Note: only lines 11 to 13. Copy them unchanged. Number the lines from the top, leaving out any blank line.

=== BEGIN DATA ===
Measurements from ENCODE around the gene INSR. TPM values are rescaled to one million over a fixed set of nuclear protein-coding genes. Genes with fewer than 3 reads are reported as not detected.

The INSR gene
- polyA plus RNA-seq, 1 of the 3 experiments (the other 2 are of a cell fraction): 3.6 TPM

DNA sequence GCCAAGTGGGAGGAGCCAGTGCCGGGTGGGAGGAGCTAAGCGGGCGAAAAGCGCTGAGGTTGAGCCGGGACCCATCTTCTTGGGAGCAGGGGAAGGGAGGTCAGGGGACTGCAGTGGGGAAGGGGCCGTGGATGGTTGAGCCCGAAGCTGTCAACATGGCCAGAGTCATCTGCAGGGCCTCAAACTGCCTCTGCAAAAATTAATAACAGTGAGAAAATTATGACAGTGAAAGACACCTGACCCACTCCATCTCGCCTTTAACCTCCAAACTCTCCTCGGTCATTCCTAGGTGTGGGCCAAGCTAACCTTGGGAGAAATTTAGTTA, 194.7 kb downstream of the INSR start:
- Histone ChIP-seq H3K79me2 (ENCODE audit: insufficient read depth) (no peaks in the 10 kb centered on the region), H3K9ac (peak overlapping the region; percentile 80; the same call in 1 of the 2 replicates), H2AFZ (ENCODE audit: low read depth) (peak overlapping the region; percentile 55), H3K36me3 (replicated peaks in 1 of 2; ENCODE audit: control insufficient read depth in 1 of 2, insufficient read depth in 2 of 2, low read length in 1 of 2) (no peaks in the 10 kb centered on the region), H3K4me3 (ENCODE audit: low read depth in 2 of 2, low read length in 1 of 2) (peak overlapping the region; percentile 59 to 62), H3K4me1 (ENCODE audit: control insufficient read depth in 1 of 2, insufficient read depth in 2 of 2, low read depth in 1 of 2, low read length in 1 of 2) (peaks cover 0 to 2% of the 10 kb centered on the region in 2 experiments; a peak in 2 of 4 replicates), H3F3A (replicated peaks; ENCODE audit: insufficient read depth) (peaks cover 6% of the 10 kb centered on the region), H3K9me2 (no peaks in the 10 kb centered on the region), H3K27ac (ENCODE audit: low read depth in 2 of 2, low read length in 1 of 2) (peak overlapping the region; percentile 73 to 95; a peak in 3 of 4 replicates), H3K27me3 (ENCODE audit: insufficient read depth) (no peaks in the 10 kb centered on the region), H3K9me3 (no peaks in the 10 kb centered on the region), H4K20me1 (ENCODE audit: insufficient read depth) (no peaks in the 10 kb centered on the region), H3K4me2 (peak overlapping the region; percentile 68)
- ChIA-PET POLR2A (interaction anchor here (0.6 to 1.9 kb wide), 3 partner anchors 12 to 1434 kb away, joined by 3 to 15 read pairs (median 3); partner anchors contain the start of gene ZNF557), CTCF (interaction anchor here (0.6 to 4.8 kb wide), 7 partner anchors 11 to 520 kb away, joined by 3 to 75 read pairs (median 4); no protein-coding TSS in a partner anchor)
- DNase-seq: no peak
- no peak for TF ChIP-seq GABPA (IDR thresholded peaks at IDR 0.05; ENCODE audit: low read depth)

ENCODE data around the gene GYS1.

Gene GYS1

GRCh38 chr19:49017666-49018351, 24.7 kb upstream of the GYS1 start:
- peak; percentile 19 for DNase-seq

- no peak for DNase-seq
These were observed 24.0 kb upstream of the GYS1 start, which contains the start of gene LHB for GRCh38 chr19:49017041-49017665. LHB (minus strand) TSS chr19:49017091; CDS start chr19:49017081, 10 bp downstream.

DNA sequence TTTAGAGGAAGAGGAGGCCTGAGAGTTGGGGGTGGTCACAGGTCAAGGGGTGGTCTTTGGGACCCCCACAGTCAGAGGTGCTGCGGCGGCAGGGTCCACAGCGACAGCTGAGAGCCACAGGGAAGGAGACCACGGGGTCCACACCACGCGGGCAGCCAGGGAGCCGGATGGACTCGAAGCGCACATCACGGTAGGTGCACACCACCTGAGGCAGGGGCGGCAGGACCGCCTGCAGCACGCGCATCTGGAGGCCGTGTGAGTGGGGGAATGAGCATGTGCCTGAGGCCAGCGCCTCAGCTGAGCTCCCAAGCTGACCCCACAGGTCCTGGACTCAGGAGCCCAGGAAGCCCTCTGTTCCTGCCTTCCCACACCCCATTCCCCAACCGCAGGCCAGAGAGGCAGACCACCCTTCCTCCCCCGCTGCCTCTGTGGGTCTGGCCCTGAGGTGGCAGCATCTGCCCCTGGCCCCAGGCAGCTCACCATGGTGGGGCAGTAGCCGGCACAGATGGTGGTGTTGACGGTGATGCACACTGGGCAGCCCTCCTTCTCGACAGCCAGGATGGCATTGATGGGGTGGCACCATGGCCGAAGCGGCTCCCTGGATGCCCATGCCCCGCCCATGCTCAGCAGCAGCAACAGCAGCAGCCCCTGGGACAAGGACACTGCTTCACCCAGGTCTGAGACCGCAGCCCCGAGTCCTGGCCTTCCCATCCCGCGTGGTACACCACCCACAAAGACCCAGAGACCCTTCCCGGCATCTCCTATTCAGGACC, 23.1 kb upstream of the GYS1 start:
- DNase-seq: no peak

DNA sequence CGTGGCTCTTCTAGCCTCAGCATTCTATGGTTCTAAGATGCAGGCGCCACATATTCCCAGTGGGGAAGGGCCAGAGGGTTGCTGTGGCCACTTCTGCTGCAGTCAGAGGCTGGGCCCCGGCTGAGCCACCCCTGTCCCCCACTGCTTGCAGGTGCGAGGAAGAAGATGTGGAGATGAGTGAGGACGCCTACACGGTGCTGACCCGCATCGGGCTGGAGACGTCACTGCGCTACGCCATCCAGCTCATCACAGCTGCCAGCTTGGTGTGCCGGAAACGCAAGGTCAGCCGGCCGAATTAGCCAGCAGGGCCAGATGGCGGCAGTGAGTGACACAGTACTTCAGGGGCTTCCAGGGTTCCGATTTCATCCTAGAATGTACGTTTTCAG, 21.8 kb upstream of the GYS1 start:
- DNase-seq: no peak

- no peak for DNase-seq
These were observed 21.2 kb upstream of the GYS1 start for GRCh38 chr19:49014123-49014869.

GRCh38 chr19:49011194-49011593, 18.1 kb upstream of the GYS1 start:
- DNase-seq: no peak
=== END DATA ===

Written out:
GRCh38 chr19:49017666-49018351, 24.7 kb upstream of the GYS1 start:
- peak; percentile 19 for DNase-seq

- no peak for DNase-seq